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EATNBOOGERS 8/3/2012 2:42PM

    My grandparents were quite poor, and didn't have indoor plumbing. My mother grew up washing clothes by hand (yes, with the scrub board and ringer), and there was definitely a lot of *scrubbing*.

When I count housework as cardio, it's generally only when I *know* I'm doing something requiring a lot of effort. Washing windows, scrubbing, mopping, etc.

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CAROLJEAN64 8/3/2012 1:53PM

    I grew up in the 50's and I remember my mother would be helped twice a year by aunts to do spring cleaning. All the curtain came down, washed, dried, starched and ironed. I also remember seeing a broom wrapped with a dish towel to brush along the ceiling to get any cobwebs. Floors were scrubbed by hand, At the end of the day, the house felt new. I wonder if I would have the energy to do that in a day.

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VHALKYRIE 8/3/2012 10:56AM

    I'm just trying to simulate the experiment with what I've got here, not invent a time machine!!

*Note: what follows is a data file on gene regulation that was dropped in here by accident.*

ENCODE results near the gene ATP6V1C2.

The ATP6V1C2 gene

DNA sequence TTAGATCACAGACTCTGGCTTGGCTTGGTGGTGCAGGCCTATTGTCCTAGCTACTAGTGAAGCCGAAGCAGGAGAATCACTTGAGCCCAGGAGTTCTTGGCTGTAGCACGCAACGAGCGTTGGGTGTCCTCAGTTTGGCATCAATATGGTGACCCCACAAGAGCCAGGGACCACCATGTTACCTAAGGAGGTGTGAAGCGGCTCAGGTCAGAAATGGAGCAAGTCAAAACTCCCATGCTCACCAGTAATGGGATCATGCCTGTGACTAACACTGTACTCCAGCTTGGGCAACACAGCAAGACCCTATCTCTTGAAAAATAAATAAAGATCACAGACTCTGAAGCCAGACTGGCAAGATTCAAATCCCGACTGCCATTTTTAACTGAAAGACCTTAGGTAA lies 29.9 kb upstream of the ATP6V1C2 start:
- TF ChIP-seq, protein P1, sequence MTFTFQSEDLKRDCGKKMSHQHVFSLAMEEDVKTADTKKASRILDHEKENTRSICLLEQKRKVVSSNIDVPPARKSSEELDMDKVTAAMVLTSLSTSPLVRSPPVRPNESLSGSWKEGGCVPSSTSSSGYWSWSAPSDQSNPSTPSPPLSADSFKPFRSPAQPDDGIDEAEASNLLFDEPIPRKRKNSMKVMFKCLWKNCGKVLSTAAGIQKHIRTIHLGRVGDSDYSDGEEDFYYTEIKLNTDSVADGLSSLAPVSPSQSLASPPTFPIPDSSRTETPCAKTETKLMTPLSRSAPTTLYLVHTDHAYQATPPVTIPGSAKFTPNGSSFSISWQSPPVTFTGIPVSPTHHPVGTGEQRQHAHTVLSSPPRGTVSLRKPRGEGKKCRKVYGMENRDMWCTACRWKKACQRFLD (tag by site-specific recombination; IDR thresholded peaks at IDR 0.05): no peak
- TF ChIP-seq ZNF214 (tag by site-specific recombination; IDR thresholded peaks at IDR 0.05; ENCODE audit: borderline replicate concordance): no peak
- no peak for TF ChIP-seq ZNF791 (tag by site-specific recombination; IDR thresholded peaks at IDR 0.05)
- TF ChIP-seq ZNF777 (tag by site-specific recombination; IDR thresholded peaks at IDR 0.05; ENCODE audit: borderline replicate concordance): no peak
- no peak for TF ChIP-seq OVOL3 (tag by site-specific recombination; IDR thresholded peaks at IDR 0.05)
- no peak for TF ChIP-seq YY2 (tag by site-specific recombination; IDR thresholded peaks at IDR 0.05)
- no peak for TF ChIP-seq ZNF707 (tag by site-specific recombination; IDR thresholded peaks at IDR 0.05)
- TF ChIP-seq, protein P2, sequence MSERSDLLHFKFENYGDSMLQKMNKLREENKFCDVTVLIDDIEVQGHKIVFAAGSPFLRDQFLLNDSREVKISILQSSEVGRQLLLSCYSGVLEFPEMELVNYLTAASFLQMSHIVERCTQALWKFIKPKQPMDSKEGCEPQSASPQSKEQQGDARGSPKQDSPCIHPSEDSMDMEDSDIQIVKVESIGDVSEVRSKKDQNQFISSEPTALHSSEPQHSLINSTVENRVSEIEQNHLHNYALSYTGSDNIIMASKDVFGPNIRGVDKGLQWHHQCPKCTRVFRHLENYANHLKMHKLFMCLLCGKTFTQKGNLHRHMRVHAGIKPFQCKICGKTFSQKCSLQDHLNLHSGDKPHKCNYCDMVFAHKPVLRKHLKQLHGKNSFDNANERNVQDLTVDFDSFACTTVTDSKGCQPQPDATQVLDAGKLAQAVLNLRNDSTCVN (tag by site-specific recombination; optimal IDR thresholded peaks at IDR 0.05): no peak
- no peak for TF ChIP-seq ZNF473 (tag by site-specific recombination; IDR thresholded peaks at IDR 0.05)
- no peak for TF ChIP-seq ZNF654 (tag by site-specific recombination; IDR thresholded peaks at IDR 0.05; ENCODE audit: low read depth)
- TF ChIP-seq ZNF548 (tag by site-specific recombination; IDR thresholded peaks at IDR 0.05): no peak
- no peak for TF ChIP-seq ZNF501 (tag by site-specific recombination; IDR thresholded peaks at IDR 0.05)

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Comment edited on: 8/3/2012 12:05:42 PM

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WOUBBIE 8/3/2012 9:48AM

    No scrubbing bubbles; Bon Ami is the way to go!

No paper towels, so plan to do a separate load of just cleaning rags every couple of days

No swiffer

No microwave

Limited TV (those tubes got hot and you didn't want to burn them out!)

Iron all your clothes; there's no permanent press yet

"Despite the high cost of automatic washers, manufacturers had difficulty in meeting the demand. Although there were material shortages during the Korean War, by 1953 automatic washing machine sales in the US exceeded those of wringer-type electric machines." Which means, most households probably still used wringer washers.

Hang your laundry outside - you probably couldn't afford a tumble dryer yet

Thankfully you probably already cook from scratch, so that's about right

Yup. I think you'll be a little whupped by the end of the day.

But, don't forget to pretty yourself up before your husband gets home! Make sure you made all that cleaning look effortless!

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EGALITAIRE 8/3/2012 9:39AM

    Sounds like an interesting assessment - looking forward to hearing the results - might put some gyms out of business if all we have to do is clean our homes - what a concept.

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-POLEDANCEGIRL- 8/3/2012 9:26AM

    Interesting..... I would like to know your results.

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VHALKYRIE 8/3/2012 9:23AM